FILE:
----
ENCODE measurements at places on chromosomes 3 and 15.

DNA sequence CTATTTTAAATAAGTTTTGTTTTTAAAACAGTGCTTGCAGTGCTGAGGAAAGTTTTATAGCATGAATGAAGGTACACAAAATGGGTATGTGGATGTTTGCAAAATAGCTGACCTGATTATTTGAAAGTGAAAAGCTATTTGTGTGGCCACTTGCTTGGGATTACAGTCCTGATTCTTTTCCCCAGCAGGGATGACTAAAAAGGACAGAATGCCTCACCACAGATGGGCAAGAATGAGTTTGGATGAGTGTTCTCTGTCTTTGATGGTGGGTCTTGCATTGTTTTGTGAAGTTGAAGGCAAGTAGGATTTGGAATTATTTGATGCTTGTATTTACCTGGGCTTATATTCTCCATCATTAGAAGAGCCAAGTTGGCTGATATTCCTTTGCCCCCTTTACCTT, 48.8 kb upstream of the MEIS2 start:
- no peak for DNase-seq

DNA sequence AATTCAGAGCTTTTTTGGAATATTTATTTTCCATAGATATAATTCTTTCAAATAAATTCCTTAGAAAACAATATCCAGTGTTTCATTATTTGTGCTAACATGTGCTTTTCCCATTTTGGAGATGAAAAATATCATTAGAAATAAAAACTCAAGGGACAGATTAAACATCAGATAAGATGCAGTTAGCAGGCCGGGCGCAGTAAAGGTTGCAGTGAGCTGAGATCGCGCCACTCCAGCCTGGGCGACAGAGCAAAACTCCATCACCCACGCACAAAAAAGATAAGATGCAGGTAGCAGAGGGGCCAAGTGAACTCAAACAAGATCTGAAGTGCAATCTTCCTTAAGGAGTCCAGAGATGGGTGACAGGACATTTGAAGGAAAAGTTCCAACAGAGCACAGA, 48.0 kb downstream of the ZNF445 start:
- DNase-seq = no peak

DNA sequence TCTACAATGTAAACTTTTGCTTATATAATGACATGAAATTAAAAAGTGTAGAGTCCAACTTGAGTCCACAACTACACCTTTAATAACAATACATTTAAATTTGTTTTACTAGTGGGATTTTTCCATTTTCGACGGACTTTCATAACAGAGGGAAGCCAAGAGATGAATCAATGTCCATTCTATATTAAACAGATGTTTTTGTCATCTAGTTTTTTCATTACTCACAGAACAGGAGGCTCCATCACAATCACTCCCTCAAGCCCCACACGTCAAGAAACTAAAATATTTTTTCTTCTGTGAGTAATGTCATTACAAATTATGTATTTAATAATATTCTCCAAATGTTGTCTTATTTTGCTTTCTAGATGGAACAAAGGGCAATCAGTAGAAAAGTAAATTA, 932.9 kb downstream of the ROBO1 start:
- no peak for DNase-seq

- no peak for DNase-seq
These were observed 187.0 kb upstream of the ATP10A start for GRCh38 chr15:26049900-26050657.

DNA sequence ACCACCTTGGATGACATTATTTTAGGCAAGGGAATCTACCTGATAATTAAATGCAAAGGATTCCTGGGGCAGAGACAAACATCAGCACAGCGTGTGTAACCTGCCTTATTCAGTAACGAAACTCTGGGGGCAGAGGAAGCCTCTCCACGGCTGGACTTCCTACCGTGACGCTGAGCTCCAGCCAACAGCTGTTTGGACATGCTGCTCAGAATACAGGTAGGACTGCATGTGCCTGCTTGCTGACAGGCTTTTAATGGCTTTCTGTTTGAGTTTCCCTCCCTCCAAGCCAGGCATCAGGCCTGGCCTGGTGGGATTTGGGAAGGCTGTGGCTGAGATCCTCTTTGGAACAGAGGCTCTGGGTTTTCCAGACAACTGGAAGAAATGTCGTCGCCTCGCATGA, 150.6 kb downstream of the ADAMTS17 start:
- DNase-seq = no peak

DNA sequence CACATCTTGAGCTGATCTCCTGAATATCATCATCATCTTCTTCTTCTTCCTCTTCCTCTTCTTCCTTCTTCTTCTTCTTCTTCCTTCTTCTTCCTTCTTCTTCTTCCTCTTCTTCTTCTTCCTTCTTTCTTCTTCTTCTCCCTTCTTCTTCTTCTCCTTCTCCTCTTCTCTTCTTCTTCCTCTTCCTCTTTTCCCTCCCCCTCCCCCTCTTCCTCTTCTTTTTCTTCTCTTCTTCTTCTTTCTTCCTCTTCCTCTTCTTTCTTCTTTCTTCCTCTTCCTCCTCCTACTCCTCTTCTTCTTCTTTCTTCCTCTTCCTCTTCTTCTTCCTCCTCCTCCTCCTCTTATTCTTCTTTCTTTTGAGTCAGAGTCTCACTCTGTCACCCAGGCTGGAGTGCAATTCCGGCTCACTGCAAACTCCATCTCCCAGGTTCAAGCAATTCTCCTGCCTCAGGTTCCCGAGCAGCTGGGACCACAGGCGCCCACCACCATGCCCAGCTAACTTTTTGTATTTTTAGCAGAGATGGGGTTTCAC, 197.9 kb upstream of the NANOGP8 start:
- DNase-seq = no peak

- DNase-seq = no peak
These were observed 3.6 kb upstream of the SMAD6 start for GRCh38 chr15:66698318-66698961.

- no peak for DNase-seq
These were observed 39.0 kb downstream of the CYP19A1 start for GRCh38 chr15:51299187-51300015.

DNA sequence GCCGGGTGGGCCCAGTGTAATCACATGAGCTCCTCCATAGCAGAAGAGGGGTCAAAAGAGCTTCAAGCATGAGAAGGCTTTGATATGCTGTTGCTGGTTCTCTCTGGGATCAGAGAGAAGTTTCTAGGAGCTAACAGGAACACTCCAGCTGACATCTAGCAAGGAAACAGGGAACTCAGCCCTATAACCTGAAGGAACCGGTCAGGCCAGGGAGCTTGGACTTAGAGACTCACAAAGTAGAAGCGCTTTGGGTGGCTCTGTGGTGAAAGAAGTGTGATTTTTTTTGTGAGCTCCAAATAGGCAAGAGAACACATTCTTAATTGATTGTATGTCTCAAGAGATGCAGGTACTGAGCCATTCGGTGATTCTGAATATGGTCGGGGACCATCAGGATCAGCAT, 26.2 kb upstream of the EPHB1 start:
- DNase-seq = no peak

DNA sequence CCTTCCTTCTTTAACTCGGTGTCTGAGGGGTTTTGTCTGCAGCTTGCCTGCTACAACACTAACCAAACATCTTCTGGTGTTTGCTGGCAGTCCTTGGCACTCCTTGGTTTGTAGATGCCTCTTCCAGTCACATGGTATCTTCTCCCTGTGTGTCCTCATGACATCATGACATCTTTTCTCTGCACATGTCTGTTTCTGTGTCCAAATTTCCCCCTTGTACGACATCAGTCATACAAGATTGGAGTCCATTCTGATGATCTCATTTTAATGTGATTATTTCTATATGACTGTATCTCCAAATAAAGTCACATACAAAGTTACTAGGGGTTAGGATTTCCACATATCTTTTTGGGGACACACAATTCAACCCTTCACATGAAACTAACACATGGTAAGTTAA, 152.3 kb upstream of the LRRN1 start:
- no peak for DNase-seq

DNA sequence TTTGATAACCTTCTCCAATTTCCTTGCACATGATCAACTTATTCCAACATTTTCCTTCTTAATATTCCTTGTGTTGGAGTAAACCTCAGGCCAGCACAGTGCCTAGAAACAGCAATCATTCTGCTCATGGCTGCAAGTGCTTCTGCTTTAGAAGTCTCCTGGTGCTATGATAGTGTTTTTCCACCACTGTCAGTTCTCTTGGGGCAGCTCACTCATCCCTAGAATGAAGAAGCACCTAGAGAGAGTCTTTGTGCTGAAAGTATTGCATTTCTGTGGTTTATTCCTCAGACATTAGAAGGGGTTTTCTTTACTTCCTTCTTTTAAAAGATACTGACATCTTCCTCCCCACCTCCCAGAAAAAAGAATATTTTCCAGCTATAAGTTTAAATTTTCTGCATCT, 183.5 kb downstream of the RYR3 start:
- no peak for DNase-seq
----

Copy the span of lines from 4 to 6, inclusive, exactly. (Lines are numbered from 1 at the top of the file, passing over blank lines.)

DNA sequence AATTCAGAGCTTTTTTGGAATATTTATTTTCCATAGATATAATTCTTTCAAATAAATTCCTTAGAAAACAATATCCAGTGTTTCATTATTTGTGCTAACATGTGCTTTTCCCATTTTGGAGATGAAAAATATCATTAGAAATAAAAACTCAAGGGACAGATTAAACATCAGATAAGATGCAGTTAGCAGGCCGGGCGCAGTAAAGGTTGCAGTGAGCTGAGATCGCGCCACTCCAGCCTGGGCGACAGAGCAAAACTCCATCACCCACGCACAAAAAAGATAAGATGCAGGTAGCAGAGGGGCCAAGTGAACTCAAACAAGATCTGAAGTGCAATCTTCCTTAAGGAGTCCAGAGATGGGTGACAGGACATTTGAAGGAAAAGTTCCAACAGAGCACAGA, 48.0 kb downstream of the ZNF445 start:
- DNase-seq = no peak

DNA sequence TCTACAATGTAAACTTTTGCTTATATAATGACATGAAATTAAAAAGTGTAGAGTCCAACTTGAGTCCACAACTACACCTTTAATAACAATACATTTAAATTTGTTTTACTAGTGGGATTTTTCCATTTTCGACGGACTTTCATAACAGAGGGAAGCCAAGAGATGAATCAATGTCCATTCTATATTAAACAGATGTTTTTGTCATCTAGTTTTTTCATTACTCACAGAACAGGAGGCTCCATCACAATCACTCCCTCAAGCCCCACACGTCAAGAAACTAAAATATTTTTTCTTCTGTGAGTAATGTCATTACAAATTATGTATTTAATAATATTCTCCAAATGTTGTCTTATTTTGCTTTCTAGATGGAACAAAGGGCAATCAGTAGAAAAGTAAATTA, 932.9 kb downstream of the ROBO1 start: